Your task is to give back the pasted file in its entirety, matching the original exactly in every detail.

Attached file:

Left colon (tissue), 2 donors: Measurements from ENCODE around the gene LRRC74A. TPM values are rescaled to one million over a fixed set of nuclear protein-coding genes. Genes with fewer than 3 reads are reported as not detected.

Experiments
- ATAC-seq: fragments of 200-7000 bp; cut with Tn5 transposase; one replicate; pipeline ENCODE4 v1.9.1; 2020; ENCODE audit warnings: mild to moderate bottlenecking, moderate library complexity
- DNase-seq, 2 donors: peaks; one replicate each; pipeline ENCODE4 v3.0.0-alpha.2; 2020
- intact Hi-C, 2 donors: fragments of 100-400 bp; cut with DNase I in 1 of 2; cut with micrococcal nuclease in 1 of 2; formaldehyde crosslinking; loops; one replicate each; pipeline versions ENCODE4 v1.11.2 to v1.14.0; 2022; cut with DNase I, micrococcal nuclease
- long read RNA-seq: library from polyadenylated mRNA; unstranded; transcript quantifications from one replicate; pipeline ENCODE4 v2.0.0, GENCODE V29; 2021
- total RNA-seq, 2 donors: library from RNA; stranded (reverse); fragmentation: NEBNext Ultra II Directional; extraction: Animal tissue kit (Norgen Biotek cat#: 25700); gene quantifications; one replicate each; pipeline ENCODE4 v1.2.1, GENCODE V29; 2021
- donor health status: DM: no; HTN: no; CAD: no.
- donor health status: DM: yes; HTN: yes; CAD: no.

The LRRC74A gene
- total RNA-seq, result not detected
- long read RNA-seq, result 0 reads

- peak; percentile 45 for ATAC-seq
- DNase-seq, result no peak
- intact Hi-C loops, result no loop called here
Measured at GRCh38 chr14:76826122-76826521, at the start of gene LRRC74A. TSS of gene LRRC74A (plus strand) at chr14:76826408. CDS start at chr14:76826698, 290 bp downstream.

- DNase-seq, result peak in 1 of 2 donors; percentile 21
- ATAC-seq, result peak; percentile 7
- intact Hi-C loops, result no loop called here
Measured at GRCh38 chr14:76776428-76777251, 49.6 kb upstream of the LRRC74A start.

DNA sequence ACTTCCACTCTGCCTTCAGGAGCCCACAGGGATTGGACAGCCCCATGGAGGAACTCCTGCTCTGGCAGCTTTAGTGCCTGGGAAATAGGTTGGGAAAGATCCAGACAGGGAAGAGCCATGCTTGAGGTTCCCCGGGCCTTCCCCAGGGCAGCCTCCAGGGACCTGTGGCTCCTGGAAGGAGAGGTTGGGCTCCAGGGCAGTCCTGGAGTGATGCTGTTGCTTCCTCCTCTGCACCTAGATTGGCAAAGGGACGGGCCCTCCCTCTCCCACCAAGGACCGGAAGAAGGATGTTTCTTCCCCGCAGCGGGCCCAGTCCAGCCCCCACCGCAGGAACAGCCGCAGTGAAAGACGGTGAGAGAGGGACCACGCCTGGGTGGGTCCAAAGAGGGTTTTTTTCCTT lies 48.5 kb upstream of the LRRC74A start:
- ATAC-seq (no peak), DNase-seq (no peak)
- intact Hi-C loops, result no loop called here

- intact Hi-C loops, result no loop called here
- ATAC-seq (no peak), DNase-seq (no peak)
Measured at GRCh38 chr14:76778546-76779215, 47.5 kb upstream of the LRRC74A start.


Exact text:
Left colon (tissue), 2 donors: Measurements from ENCODE around the gene LRRC74A. TPM values are rescaled to one million over a fixed set of nuclear protein-coding genes. Genes with fewer than 3 reads are reported as not detected.

Experiments
- ATAC-seq: fragments of 200-7000 bp; cut with Tn5 transposase; one replicate; pipeline ENCODE4 v1.9.1; 2020; ENCODE audit warnings: mild to moderate bottlenecking, moderate library complexity
- DNase-seq, 2 donors: peaks; one replicate each; pipeline ENCODE4 v3.0.0-alpha.2; 2020
- intact Hi-C, 2 donors: fragments of 100-400 bp; cut with DNase I in 1 of 2; cut with micrococcal nuclease in 1 of 2; formaldehyde crosslinking; loops; one replicate each; pipeline versions ENCODE4 v1.11.2 to v1.14.0; 2022; cut with DNase I, micrococcal nuclease
- long read RNA-seq: library from polyadenylated mRNA; unstranded; transcript quantifications from one replicate; pipeline ENCODE4 v2.0.0, GENCODE V29; 2021
- total RNA-seq, 2 donors: library from RNA; stranded (reverse); fragmentation: NEBNext Ultra II Directional; extraction: Animal tissue kit (Norgen Biotek cat#: 25700); gene quantifications; one replicate each; pipeline ENCODE4 v1.2.1, GENCODE V29; 2021
- donor health status: DM: no; HTN: no; CAD: no.
- donor health status: DM: yes; HTN: yes; CAD: no.

The LRRC74A gene
- total RNA-seq, result not detected
- long read RNA-seq, result 0 reads

- peak; percentile 45 for ATAC-seq
- DNase-seq, result no peak
- intact Hi-C loops, result no loop called here
Measured at GRCh38 chr14:76826122-76826521, at the start of gene LRRC74A. TSS of gene LRRC74A (plus strand) at chr14:76826408. CDS start at chr14:76826698, 290 bp downstream.

- DNase-seq, result peak in 1 of 2 donors; percentile 21
- ATAC-seq, result peak; percentile 7
- intact Hi-C loops, result no loop called here
Measured at GRCh38 chr14:76776428-76777251, 49.6 kb upstream of the LRRC74A start.

DNA sequence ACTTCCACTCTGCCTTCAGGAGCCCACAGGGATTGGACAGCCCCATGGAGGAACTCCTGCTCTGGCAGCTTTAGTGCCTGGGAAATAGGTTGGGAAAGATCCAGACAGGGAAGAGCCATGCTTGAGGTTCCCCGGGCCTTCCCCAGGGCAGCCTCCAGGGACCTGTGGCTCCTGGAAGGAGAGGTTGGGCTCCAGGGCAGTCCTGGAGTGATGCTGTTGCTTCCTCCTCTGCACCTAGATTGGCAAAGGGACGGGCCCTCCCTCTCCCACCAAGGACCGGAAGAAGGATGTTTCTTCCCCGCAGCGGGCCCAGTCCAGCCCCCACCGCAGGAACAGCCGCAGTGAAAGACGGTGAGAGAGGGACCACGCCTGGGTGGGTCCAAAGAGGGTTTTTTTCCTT lies 48.5 kb upstream of the LRRC74A start:
- ATAC-seq (no peak), DNase-seq (no peak)
- intact Hi-C loops, result no loop called here

- intact Hi-C loops, result no loop called here
- ATAC-seq (no peak), DNase-seq (no peak)
Measured at GRCh38 chr14:76778546-76779215, 47.5 kb upstream of the LRRC74A start.